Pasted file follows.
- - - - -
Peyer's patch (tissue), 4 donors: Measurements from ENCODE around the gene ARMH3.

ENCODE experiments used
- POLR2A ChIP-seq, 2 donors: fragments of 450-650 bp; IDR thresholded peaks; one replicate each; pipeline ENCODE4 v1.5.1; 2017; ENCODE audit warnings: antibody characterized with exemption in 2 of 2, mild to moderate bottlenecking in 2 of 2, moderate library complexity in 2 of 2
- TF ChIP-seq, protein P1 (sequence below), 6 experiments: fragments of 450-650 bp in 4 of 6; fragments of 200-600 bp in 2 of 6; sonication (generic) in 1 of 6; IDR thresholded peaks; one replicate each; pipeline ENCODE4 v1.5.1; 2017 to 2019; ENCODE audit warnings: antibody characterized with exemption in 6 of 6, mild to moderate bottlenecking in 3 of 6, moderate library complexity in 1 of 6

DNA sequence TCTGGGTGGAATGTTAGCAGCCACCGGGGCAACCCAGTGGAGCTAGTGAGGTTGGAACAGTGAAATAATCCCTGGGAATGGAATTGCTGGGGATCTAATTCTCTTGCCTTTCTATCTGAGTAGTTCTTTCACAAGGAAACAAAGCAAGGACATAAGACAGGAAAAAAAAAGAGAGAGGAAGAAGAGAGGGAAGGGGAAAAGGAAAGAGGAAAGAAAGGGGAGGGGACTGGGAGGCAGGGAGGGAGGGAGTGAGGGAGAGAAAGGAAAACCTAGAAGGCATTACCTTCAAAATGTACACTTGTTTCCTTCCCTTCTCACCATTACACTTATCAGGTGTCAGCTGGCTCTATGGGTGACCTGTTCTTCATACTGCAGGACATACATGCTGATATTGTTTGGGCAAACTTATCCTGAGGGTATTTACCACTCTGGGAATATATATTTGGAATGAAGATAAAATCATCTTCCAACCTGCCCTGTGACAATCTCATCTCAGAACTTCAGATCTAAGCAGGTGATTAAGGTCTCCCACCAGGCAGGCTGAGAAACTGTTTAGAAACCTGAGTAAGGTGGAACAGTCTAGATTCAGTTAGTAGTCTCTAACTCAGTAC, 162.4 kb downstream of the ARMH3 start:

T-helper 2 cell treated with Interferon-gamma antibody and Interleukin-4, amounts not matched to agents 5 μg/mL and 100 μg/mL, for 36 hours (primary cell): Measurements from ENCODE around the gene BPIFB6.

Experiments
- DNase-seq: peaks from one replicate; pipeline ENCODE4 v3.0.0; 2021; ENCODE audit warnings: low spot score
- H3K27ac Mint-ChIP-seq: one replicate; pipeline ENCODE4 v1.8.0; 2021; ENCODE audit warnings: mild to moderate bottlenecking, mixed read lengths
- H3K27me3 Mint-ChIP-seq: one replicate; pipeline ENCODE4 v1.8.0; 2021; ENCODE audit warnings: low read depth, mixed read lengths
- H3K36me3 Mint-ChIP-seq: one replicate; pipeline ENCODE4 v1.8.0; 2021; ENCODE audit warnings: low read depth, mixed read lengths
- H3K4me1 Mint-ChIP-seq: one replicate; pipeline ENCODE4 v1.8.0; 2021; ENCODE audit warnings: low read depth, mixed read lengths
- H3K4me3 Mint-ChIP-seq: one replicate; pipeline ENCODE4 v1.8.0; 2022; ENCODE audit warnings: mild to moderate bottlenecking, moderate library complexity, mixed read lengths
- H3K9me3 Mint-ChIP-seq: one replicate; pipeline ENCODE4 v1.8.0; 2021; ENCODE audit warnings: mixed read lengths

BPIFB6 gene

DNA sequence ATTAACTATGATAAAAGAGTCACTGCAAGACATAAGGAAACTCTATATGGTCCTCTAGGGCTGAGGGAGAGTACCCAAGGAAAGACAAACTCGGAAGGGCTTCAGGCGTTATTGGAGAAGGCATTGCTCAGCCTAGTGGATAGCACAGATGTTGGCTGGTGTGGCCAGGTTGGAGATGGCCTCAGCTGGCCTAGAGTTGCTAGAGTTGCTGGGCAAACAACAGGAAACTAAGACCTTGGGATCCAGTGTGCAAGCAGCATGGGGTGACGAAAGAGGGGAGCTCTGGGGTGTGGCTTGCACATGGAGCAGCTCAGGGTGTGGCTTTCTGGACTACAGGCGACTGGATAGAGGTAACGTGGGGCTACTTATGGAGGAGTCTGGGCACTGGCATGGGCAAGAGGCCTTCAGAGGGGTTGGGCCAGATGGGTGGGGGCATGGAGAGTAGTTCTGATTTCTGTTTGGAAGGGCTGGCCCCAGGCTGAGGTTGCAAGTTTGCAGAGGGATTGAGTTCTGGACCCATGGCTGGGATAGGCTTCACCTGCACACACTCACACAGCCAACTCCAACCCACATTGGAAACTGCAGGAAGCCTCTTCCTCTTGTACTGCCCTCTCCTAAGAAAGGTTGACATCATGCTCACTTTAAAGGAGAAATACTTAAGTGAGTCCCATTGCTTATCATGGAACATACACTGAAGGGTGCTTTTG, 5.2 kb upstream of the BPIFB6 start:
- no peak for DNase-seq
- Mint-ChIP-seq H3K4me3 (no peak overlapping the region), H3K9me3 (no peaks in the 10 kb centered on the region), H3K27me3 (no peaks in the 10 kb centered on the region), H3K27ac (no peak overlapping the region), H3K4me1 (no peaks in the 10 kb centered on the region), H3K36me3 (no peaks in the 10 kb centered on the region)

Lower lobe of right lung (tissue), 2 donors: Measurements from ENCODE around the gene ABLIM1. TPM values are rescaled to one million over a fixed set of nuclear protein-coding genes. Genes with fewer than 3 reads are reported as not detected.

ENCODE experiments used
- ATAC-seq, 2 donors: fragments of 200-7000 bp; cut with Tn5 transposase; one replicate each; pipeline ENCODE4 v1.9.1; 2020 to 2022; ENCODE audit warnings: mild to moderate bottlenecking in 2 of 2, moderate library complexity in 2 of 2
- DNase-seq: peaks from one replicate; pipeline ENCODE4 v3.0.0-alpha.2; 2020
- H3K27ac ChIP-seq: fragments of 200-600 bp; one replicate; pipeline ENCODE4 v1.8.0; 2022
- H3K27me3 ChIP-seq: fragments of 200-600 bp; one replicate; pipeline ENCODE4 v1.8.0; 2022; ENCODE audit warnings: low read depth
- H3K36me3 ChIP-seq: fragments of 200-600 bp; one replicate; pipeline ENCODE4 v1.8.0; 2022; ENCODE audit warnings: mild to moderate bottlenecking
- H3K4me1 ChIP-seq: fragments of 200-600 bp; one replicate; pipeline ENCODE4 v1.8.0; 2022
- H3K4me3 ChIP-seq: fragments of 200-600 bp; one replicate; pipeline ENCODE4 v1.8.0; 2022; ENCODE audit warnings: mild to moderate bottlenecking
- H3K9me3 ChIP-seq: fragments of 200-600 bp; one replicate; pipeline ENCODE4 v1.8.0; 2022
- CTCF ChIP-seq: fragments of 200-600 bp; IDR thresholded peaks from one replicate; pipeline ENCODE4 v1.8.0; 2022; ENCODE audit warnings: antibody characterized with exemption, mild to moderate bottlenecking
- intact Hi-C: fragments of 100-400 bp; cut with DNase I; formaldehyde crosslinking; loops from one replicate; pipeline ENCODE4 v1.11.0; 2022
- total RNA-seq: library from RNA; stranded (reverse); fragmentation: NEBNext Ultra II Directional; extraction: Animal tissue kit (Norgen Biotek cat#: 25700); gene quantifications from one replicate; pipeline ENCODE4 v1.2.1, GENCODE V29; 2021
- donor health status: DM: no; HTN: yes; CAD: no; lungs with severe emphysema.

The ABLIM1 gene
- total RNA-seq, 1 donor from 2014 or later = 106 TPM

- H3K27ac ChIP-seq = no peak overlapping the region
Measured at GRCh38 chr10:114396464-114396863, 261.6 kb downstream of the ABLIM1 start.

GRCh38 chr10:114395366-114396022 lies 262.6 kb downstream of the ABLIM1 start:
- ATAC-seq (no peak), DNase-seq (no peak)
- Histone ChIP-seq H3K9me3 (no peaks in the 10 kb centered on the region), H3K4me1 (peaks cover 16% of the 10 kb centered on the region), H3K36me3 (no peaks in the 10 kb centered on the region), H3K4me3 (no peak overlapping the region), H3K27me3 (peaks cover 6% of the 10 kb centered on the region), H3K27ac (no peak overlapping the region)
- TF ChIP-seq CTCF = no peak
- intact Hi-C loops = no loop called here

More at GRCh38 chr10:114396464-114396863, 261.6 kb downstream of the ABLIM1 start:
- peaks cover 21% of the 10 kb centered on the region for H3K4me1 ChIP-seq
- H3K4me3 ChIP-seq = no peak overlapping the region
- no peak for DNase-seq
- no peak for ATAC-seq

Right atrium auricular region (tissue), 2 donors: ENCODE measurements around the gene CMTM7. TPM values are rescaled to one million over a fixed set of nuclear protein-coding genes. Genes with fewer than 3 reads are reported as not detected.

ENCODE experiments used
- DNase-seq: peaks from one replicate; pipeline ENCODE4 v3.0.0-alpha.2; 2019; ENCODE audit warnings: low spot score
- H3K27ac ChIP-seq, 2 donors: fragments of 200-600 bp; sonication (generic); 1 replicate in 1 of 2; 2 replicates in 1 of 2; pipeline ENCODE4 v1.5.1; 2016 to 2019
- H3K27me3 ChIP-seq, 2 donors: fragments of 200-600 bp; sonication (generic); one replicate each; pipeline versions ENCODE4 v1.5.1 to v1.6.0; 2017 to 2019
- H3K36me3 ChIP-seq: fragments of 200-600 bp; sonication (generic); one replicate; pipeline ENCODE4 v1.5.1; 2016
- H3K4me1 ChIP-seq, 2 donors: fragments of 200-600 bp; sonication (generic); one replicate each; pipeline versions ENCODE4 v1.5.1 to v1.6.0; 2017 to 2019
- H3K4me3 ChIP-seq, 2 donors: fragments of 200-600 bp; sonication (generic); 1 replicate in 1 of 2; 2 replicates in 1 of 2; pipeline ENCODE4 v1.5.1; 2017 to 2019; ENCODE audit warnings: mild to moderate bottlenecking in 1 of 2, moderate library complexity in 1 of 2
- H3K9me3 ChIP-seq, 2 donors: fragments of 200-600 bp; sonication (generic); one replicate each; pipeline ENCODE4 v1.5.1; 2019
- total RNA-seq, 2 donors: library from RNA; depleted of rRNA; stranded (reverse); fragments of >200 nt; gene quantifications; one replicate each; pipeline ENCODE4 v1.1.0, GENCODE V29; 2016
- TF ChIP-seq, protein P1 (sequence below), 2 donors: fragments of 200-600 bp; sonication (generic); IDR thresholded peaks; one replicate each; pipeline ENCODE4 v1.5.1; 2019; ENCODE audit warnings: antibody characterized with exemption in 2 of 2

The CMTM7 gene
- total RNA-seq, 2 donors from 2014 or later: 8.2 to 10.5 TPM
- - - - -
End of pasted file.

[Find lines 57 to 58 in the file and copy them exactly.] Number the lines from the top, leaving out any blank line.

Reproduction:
- TF ChIP-seq, protein P1 (sequence below), 2 donors: fragments of 200-600 bp; sonication (generic); IDR thresholded peaks; one replicate each; pipeline ENCODE4 v1.5.1; 2019; ENCODE audit warnings: antibody characterized with exemption in 2 of 2

The CMTM7 gene